- Cote d’Ivoire has had a turbulent, and often violent, past, but after the conflict that followed the 2010-11 political crisis, President Ouattara has overseen a period of greater stability. The next presidential election in 2020, in which Ouattara cannot stand because of term limits, will be a key test of the country’s political maturity.
- Cote d’Ivoire’s economy is mainly based on primary products. It is the world’s largest cocoa producer, consistently producing 40% of global output, while oil has also emerged as a significant export, with production running at c60,000 barrels per day. Economic recovery after the political crisis and debt relief helped the country grow by an average of 8.9% over 2012-17, the fourth-fastest rate in the world (on WEO figures). But it still ranks low on the Doing Business survey (139th in 2018 out of 190).
- Cote d’Ivoire’s long history of sovereign default, on both its official and commercial debt, seemingly looks behind it. This included most recently 2010-11 when it missed coupon payments on its restructured London Club debt. It is now a post-HIPC country, after reaching completion point in 2012, and returned to the international capital markets soon after, with gross bond issuance over 2014-18 of US$5.8bn. It has remained current on is external debt ever since. Sovereign eurobonds now account for 60% of public external debt, while total public debt has increased from 34% in 2012 to 46% of GDP in 2017.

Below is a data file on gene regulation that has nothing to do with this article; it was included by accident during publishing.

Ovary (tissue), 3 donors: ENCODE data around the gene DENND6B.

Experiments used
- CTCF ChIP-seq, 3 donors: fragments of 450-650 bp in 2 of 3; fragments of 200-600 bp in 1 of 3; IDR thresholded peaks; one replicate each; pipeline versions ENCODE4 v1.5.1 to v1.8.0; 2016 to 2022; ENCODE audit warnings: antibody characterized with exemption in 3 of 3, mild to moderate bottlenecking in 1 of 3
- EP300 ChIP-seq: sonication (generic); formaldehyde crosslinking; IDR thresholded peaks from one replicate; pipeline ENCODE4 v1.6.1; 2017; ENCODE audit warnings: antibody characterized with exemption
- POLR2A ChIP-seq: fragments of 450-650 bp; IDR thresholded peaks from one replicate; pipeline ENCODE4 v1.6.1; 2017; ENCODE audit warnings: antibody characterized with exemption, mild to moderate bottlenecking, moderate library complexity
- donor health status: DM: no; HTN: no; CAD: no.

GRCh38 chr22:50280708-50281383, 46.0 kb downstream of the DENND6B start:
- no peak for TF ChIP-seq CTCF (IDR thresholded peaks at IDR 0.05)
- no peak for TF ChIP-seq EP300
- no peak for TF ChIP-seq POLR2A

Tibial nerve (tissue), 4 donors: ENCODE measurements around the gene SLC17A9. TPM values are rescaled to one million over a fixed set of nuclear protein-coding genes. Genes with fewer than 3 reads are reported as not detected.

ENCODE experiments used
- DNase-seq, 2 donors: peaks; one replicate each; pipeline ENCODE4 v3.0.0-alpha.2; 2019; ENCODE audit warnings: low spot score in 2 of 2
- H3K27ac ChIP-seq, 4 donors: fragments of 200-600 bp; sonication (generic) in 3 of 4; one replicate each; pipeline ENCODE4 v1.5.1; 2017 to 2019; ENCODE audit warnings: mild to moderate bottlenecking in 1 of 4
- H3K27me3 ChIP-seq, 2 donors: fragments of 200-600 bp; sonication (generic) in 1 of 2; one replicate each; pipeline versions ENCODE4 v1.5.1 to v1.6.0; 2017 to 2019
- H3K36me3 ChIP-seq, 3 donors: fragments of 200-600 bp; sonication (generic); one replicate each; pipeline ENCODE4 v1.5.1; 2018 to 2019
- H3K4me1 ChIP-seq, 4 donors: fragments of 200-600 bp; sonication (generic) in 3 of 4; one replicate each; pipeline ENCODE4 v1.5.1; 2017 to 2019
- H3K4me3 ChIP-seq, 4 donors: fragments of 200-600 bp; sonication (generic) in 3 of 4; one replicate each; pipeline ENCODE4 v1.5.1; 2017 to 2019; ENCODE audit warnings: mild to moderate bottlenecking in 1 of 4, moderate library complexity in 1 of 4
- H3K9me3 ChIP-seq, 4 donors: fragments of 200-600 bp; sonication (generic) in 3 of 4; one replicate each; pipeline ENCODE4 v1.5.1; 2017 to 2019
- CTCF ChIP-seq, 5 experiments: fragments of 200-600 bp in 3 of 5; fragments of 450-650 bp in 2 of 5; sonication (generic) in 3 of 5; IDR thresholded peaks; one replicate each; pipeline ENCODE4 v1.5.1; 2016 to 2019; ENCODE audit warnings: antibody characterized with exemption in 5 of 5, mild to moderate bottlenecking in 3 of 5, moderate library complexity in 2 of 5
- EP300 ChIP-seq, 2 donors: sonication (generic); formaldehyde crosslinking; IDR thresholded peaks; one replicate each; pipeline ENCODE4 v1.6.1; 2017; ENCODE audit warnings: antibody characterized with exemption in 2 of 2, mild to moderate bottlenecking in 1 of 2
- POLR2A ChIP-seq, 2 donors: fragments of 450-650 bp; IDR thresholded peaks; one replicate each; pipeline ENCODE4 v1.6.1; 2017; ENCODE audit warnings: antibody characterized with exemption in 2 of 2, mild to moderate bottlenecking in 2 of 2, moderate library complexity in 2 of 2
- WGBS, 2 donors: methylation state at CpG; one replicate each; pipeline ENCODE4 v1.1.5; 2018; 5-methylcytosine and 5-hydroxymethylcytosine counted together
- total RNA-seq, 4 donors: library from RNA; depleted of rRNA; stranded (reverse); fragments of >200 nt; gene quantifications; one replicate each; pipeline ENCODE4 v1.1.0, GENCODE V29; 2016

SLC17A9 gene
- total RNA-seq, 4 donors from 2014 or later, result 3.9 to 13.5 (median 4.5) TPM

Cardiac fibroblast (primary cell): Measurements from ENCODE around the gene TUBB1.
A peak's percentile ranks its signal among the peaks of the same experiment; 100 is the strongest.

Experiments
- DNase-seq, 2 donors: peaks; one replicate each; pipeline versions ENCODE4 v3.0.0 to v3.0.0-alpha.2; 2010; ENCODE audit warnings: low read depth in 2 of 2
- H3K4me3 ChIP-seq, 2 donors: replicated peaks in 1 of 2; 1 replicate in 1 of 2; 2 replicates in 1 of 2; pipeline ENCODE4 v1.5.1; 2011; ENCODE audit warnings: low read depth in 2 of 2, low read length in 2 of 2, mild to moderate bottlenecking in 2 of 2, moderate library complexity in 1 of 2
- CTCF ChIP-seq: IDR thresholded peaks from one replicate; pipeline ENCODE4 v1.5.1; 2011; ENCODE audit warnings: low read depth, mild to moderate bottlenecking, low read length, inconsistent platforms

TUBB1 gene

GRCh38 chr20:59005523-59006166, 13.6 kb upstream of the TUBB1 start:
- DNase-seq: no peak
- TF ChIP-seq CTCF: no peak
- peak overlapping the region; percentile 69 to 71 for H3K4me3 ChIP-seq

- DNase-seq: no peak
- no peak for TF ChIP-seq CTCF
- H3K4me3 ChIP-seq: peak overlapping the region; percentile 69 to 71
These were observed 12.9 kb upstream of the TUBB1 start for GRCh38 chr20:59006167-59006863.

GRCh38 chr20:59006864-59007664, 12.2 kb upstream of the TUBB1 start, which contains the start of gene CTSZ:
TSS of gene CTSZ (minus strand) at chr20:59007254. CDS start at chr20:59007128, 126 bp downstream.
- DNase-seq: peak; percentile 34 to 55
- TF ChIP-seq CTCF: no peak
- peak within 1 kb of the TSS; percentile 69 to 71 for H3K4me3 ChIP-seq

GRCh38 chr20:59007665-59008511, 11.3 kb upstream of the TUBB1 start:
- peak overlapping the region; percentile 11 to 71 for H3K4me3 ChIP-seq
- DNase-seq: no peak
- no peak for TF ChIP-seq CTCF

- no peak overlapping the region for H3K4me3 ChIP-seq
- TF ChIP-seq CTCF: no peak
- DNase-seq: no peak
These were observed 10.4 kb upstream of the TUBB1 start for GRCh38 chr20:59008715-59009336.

Real GDP growth
Inflation (annual average)
Current account (% of GDP)
Reserves (US$bn, end-period)**
Overall fiscal balance (% of GDP)#
Member of the CFA Franc Zone (XOF)
The CFA franc is pegged against the euro at a rate of CFAF655.957 per euro. The CFA franc floats freely against other currencies.
Cocoa and oil historically two main exports, but relative shares have shifted since 2012, with decline in oil and increase in cocoa. Oil was main export over most of 2006-12; cocoa has replaced it since then. Five products (cocoa, petroleum, cashew nuts, gold, rubber) make up three-quarters of goods’ exports (2016 data): cocoa (43%), petroleum (13.5%), cashews (8%), gold (7.5%) and rubber (5%). Goods’ exports in 2016 were US$11bn.
Source: IMF WEO Database, IMF country reports, Haver, Bloomberg, OEC, Exotix. *10-year average to 2016 unless otherwise stated. **WAEMU gross official reserves from IMF reports. ~Latest figure, April 2018. ***Months of WAEMU imports of GNFS from IMF reports. #General government net lending (IMF WEO).